No laughing matter for harassed parents

PUBLISHED : Wednesday, 20 July, 1994, 12:00am
UPDATED : Wednesday, 20 July, 1994, 12:00am
 

LAST week we brought you the story of the young salesman at Urbtix who tried to sell us tickets to the Russian circus some six hours after it was officially cancelled.


When we said we heard the show was cancelled, he casually replied: ''Yes, I know it is cancelled.


''But we haven't been told to stop selling the tickets yet, so they're still available if you want to buy them.'' Perhaps he had no idea of the damage he and his colleagues at the Urban Services Department's (USD) ticketing arm caused. Our informed circus contacts tell us that more than $200,000 was spent on useless tickets that day.


With prices for the big top ranging between $60 and $220 a seat, that means between 1,000 and 2,000 people - mainly children - must have been unnecessarily disappointed, as well as the thousands who had booked earlier.


That represents a lot of hankies, ice creams and compensation trips to Ocean Park for harassed Hong Kong parents who are already going spare about how to entertain junior during the long summer holidays.


''There are a lot of angry people out there,'' one source said.


Apparently the URBTIX officer who should have ordered the files closed claimed she was too busy with her other work to authorise the boys and girls down at the phone exchange to stop selling tickets to the show.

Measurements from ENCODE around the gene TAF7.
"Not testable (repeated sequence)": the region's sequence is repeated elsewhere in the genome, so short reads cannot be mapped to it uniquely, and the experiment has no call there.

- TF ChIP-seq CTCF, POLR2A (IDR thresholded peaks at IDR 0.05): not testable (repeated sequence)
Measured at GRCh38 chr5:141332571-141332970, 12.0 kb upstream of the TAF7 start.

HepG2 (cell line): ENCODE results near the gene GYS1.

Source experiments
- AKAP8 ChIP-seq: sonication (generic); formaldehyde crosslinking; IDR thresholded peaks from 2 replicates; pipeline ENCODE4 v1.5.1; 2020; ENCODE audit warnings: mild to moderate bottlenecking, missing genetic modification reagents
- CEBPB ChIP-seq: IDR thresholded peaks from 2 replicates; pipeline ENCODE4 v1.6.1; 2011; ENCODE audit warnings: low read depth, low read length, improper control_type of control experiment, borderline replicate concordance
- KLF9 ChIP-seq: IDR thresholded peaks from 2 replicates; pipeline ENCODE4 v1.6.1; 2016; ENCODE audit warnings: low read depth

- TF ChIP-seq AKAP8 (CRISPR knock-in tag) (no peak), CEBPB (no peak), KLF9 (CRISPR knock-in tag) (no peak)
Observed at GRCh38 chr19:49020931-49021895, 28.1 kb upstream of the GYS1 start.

A USD spokesman said the officer had been cautioned.


''I can assure you this will not happen again,'' he said. ''And if it does there will be very serious implications.'' The chaps down at USD (who insist they should not under any circumstances be referred to as clowns - a preference that we on Keeping Posted respect) maintain there was no funny business as far as they were concerned.


But there is one version of the circus story that suggests certain government departments made a tacit (or otherwise) arrangement with one circus promoter that other circuses would be discouraged from appearing.


One of our colleagues told us the whole incident had encouraged him to try something similar himself: ''As a freelancer I'll insist that no other person in Hong Kong can work as a freelance journalist, because I was there first.


''That should shoot up my rates a fair bit.'' Glenn Gale is on leave

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